by Paul Wright
This month’s cover story reports on the long-familiar use of prison slave labor to perform dangerous, dirty work that few others in the U.S. are willing to do – and for slave wages at that. Ironically, with the current political attacks on undocumented immigrants who normally perform this kind of work, there is added pressure on employers unwilling to pay higher wages to encourage the use of prison slave labor instead.
Speaking of slavery, on February 14, 2019, I received a Frederick Douglass 200 award from the Frederick Douglass Family Initiatives and the Anti-Racist Research and Policy Center at American University. The awards ceremony was held at the Library of Congress in Washington, D.C., and 77 of the 200 people nominated for the awards showed up to receive them. To celebrate the bicentennial of Douglass’ birth, the awards recognize one person per year who has worked for equality and justice. My award was in the category of abolitionist. It is a sad commentary on American politics that 200 years after Frederick Douglass was born a slave, the U.S. Constitution still enshrines slavery in the Thirteenth Amendment for people convicted of a crime.
The notion of forcing prisoners to work for little or no pay is deeply engrained in American society. Former prosecutor and California attorney general, and now U.S. Senator and presidential candidate Kamala Harris (who was also a Frederick Douglass 200 awardee but did not show up to receive it), became infamous when she argued before the Ninth Circuit Court of Appeals that if California’s prison population was reduced to comply with court-ordered population caps, it would reduce the pool of prisoner firefighters who are paid a dollar a day to risk their lives protecting the homes of millionaires from wildfires. [See: PLN, Feb. 2019, p.30]. When I read articles and hear politicians speak about slavery and human trafficking, I wonder “what about American prisoners?” Alas, our political class cares little about their enslavement.
Just as slave owners in the 1800s prohibited slaves from being able to read or write, and made it a punishable offense for anyone to teach them literacy skills, we see similar efforts to ensure U.S. prisoners are deprived of reading materials. At the end of January, HRDC staff attorney Dan Marshall, local counsel Paul James and co-counsel Caesar Kalinowski IV and I litigated a bench trial before Judge Timothy Brooks in federal court in Fayetteville, Arkansas.
The case centered around the Baxter County jail’s ban on newspapers, books, magazines and lettered mail. The facility also does not allow televisions or radios. After the trial, the picture that emerged was of a jail that gives medieval dungeons a bad name. After 30 years of doing prisoner rights advocacy, this is the first detention facility I have heard of that bans TVs. Further, Sheriff John Montgomery is the first corrections official I have ever heard admit that he has no concern at all about rehabilitating prisoners or reducing the 73 percent recidivism rate in Baxter County. Not only does the jail prohibit prisoners from receiving books and magazines, it also does not supply reading materials. Jail officials testified that the “book cart” of “light fiction” books was discontinued years ago. The jail’s “law library” literally consists of a milk crate with five or six statute and court ruling books from the 1990s. By global standards, it is rare to have a jail that so totally cuts prisoners off from the outside world in every way possible. You can read about the jail in the sheriff’s own words at www.baxtercountysheriff.com/jail.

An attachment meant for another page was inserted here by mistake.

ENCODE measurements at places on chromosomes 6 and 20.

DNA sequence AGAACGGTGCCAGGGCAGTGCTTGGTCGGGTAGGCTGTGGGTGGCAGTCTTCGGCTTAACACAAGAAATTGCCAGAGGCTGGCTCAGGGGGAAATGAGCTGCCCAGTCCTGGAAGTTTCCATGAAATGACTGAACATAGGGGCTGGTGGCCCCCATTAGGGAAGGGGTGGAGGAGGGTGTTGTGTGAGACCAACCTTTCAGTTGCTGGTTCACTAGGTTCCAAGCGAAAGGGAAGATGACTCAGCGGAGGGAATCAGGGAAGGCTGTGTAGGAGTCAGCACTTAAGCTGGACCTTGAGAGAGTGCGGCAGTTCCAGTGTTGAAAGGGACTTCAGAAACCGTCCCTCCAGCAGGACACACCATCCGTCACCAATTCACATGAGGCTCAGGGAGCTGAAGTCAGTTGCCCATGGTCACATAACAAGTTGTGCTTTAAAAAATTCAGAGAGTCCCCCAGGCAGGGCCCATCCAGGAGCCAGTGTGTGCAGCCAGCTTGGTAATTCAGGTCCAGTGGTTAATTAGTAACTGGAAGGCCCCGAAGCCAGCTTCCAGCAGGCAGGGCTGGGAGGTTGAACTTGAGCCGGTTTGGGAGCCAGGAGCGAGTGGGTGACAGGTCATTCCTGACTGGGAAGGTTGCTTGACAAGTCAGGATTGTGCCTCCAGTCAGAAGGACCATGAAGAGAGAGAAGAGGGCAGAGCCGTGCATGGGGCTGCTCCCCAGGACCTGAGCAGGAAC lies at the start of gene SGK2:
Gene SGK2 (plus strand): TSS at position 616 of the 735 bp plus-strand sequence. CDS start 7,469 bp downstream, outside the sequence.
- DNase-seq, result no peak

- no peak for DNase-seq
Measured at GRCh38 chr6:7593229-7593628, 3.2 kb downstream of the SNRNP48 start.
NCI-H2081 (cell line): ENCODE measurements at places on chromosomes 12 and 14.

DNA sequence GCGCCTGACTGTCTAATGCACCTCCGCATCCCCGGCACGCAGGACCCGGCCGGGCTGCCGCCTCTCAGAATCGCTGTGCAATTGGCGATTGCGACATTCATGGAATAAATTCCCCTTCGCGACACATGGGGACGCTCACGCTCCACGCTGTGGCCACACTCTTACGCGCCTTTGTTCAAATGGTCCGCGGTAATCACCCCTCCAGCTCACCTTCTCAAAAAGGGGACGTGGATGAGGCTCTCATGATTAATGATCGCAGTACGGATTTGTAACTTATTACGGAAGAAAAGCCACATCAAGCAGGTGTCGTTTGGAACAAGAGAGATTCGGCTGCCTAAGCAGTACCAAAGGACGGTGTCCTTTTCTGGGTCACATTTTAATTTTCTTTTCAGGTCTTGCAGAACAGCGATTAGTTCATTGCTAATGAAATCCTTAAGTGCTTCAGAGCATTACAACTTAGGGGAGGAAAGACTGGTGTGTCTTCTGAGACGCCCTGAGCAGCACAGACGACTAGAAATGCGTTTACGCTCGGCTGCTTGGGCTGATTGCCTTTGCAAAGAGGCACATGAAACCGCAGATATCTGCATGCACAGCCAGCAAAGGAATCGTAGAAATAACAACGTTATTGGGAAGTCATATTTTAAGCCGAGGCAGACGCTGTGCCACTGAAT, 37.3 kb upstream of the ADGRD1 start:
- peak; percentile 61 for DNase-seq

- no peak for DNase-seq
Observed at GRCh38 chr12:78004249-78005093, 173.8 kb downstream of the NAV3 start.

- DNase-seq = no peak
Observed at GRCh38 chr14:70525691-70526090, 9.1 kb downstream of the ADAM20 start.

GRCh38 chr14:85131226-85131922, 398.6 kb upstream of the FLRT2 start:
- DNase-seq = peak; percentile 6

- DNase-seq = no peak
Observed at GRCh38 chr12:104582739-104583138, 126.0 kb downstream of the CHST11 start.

That the Baxter County jail so blithely tramples the rights of its citizens should come as no surprise. As a nation we spend billions each year supposedly to ensure our children can read and write. Yet once they are accused of a crime and jailed, government officials do everything they can to ensure prisoners have no access to reading materials. In some respects, Frederick Douglass was better off on a plantation in the 1830s, as he could at least access books to teach himself to read. Prisoners in the Baxter County jail and many others across the U.S. do not have that luxury.
Included on p.9 is a courtroom photo of the HRDC legal team which includes Dan, myself, our local counsel Paul James, and Caesar Kalinowski IV – our co-counsel from the Seattle law firm of Davis Wright Tremaine LLP. The judge has taken the case under advisement and will issue a ruling within a few months. We need your support to litigate and win these censorship suits. If HRDC isn’t going to the Baxter Counties of the nation to fight these types of cases, then no one is. If you care about the First Amendment and free speech, and believe in an independent media, then please make a donation to help support HRDC’s work. All donations, no matter how large or small, make an enormous difference in the work we are able to do. The government fights us tooth and nail – to the last penny of taxpayer money – to prevent prisoners from being able to read newspapers, books, magazines and letters from their families. It is ironic that in 2019 we are still fighting to secure a 15th century means of communication: the written word.
Lastly, on the topic of freedom fighters, on December 26, 2018, California prisoners lost one of their most brilliant and ardent defenders when attorney Jane Kahn died after a struggle with brain cancer. This issue of Prison Legal News is dedicated to her memory, and a more detailed obituary is included on page 28.
This is the fourth consecutive issue of PLN that has been dedicated to criminal justice activists and advocates who have recently passed away. The only thing I dislike about being the editor of PLN is noting the deaths of our friends and allies, who are greatly missed.
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